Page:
It’s generally accepted that Beagle boys are more of a handful than their female counterparts. Certainly Biggles has presented us with challenges we haven’t had to face with Beanie.
The first problem we had was with resource guarding, or more specifically sock guarding. Our little boy developed a major obsession with socks from an early age, and he’d growl and even snap at our hands if we tried to take them off him. A little bit of firm handling from the head trainer at Biggles’ obedience class convinced him that this wasn’t a good way to behave, and though he still appreciates an occasional sock (especially if it’s smelly), he’s now very willing to accept a trade.
We tend to think he’s not as smart as Beanie, but he has learned how to open the tumble dryer and help himself to socks!
The growling and snapping (usually with no or very light contact from his teeth) soon resurfaced in other situations however. Though initially an extremely cuddly boy, he now took a dislike to being picked up and handled which was not very helpful when a vet examination or a nail trimming was required. My gut reaction to this was to be firm with him and make it very clear that such behavior would not be tolerated, but the almost unanimous advice we read was to avoid confrontations, so that’s what we did. As we backed off however Biggles started misbehaving in more and more situations. He developed a kind of passive-aggressive response to anything he didn’t like. It was kind of Gandhi meets Hannibal Lecter; he’d roll over onto his side, raise his upper rear leg slightly and snap at any attempt to approach him. We saw this when we told him to leave the kitchen, to come in from the garden, to go into his crate, in fact pretty much any time we asked him to do something he didn’t want.
We consulted trainers about this and the consensus was that as an adolescent boy, the Bigglet was just getting a bit too big for his boots. He needed to be shown his place in the world, but not by shouting and bottom smacking. Instead, withdrawal of privileges and symbolic demonstrations of our superiority was the way to go.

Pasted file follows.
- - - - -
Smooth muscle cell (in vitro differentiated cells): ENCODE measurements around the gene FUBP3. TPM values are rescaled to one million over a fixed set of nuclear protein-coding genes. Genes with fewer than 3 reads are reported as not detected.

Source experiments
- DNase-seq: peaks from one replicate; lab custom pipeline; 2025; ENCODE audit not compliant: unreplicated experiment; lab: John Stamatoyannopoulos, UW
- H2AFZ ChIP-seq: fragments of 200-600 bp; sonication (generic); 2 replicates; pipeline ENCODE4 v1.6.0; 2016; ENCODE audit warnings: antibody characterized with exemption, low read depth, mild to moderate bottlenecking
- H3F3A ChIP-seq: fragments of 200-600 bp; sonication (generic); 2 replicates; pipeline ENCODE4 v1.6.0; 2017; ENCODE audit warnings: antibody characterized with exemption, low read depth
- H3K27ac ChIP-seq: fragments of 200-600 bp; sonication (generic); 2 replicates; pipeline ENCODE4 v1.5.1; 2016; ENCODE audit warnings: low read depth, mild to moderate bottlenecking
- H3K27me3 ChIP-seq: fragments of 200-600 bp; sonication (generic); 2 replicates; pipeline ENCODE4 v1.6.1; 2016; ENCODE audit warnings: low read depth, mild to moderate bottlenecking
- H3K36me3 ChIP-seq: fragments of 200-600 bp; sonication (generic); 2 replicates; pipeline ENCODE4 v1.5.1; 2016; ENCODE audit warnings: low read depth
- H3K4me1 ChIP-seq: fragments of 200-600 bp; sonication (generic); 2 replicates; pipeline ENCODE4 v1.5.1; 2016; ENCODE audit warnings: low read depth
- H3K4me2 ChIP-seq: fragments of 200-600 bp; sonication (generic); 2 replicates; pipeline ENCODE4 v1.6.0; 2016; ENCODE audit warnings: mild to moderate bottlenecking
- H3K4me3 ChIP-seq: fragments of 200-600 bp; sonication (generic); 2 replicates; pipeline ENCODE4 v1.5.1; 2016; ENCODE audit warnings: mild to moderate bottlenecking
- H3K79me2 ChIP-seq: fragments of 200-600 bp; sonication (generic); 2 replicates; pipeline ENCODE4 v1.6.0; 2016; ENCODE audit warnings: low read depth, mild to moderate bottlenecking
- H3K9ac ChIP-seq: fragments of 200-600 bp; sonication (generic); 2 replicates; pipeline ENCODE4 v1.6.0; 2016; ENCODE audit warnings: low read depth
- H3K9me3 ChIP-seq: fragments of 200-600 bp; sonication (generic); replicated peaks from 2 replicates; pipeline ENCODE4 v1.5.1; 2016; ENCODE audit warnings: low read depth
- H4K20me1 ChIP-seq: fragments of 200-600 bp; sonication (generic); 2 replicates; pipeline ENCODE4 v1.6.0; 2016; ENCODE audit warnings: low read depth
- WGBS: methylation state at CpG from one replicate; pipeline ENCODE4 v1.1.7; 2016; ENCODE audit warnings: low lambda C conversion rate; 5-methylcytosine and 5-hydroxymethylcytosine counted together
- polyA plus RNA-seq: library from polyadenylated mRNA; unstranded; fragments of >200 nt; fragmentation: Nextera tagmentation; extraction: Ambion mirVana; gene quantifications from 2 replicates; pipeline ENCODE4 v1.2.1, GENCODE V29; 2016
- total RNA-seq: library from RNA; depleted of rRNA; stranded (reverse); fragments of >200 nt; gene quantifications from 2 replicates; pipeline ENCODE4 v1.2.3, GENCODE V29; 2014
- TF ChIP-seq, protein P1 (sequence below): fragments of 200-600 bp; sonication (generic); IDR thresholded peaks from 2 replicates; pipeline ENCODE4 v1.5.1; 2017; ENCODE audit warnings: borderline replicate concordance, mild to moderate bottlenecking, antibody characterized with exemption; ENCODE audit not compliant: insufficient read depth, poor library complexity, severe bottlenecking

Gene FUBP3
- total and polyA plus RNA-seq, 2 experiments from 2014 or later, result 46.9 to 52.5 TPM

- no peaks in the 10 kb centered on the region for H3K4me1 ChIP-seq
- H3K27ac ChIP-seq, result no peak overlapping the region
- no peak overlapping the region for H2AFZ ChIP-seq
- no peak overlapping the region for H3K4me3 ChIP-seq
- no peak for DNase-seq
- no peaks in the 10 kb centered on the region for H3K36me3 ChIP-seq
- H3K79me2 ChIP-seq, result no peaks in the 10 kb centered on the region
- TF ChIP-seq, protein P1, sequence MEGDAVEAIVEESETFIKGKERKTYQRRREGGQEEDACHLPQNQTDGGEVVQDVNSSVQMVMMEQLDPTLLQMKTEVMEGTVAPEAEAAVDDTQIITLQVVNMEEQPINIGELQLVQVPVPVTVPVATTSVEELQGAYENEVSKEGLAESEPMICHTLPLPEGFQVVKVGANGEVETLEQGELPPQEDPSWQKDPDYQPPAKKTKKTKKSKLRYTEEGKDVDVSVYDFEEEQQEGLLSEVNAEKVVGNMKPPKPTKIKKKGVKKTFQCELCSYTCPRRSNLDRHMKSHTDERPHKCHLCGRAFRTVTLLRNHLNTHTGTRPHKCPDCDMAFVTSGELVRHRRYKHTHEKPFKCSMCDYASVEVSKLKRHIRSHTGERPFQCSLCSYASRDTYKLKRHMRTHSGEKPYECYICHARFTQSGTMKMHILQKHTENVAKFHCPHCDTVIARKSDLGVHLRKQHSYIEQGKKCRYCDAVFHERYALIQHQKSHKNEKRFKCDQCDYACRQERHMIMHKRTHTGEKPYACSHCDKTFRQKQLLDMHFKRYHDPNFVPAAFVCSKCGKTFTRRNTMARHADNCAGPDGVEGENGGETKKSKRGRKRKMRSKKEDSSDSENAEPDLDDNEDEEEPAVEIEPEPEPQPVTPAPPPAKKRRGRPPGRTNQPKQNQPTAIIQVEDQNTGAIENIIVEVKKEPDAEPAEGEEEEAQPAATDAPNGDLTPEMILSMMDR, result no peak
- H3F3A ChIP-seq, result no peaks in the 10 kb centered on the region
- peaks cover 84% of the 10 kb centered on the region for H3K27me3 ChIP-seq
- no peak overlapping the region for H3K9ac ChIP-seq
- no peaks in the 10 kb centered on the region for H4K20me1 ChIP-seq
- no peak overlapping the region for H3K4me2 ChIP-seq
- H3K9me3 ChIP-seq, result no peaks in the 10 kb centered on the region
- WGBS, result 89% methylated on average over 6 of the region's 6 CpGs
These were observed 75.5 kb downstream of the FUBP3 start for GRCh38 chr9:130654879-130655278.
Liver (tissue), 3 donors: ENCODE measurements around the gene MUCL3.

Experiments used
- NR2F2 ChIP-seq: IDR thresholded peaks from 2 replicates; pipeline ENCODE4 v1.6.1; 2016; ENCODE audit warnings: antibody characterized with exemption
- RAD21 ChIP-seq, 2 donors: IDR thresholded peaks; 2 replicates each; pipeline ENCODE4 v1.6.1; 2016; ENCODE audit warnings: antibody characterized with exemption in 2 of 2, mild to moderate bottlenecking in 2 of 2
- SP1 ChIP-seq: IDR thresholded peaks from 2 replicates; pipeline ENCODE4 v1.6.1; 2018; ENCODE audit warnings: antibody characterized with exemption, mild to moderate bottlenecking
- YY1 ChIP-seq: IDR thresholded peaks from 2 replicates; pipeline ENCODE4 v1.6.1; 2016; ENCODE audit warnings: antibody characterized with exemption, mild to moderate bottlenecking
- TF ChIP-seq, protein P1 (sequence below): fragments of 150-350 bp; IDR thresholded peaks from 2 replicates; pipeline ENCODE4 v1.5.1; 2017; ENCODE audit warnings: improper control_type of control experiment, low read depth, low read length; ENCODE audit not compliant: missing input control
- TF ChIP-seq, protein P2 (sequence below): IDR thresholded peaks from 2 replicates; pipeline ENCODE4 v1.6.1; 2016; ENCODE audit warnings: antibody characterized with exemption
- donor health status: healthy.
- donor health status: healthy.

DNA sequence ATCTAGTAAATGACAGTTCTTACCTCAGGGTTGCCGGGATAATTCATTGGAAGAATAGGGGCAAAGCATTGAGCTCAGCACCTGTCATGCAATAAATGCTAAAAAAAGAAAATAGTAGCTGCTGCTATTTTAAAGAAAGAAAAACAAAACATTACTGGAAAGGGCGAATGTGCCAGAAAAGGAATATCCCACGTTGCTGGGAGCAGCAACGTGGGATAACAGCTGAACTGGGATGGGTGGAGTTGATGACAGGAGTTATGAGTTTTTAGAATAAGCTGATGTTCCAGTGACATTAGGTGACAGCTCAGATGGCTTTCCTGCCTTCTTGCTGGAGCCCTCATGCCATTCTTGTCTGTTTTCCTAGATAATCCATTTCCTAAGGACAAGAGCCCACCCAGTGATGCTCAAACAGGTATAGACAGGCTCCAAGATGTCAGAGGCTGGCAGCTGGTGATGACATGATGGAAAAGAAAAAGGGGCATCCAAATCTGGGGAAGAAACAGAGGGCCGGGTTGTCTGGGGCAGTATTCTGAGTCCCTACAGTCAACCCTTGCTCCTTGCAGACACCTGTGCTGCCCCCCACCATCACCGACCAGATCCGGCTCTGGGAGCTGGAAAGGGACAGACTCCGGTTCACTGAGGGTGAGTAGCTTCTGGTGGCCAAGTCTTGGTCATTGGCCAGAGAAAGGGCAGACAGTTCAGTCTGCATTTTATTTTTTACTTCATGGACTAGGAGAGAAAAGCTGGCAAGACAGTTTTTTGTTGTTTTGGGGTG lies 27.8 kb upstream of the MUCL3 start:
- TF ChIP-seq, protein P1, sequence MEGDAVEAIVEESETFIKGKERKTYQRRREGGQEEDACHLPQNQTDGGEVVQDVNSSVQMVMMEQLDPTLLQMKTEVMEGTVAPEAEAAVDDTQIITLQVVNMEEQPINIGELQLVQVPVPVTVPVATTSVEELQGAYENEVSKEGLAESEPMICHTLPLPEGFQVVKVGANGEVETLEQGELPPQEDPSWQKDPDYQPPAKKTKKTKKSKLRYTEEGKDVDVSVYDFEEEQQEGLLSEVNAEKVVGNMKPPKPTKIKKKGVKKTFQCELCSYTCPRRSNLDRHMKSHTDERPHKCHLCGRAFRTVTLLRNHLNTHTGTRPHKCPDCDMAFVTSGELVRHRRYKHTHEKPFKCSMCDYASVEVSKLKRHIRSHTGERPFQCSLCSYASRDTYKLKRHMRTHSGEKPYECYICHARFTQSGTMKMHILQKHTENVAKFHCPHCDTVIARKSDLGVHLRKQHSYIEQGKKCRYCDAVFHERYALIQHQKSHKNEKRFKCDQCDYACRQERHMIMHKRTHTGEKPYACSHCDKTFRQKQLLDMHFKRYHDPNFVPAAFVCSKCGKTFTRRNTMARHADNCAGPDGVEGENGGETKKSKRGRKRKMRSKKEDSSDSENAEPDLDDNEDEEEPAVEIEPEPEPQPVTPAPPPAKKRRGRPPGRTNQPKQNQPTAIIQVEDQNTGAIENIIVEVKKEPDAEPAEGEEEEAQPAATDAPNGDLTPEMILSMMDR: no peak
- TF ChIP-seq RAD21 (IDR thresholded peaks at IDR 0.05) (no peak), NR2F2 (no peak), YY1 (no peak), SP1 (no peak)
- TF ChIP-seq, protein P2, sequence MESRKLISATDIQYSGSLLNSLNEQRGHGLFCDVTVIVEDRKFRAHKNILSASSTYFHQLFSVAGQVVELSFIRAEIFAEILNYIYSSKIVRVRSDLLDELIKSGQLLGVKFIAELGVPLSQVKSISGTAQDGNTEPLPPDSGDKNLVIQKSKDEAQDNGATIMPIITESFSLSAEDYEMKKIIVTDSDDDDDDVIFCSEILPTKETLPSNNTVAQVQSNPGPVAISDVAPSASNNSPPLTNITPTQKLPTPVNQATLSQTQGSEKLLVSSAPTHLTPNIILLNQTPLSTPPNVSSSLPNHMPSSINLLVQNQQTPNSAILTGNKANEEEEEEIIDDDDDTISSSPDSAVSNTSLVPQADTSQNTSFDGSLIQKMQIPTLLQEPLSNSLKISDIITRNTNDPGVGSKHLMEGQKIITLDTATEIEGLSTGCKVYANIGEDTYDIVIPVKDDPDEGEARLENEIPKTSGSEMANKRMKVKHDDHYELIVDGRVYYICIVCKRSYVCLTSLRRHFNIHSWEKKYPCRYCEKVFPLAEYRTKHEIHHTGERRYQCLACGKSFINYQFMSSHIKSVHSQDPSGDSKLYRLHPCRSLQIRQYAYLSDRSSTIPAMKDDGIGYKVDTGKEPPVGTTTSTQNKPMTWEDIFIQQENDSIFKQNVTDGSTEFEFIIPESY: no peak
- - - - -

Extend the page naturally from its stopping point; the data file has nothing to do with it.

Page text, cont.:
About a month ago, we made the following changes:
- Biggles is no longer allowed into bed with us in the morning
- He is no longer allowed to sit on the sofa beside me
- When entering or leaving the house he has to sit and wait for us to go first
- If he tries the bitey-Gandhi routine, we just stand over him and stare him out until he gives up (usually less than 60 secs)
Interestingly these are all the kind of things you see on Caesar Milan’s “The Dog Whisperer” every week, even though the trainers in question don’t subscribe to his theories. According to Caesar’s pack hierarchy model we weren’t being sufficiently strong pack leaders and Biggles had figured he was the boy to fill that role.
By the age of 32, Alexander The Great ruled most of the known world. At the age of 1 year and a few weeks Biggles has lost his bedroom and sofa privileges, but he still has his favorite step.
The thing is, whether you believe Caesar’s theories or not a lot of his advice seems to work, and that’s the case here. Since we’ve been following these simple steps Biggles has once again become an easy going, cuddly little boy. He’s still naughty of course, but then he is a Beagle and I wouldn’t have it any other way.
OK, OK I’ll go into my basket, but I’m still going to give my bed a good seeing-to!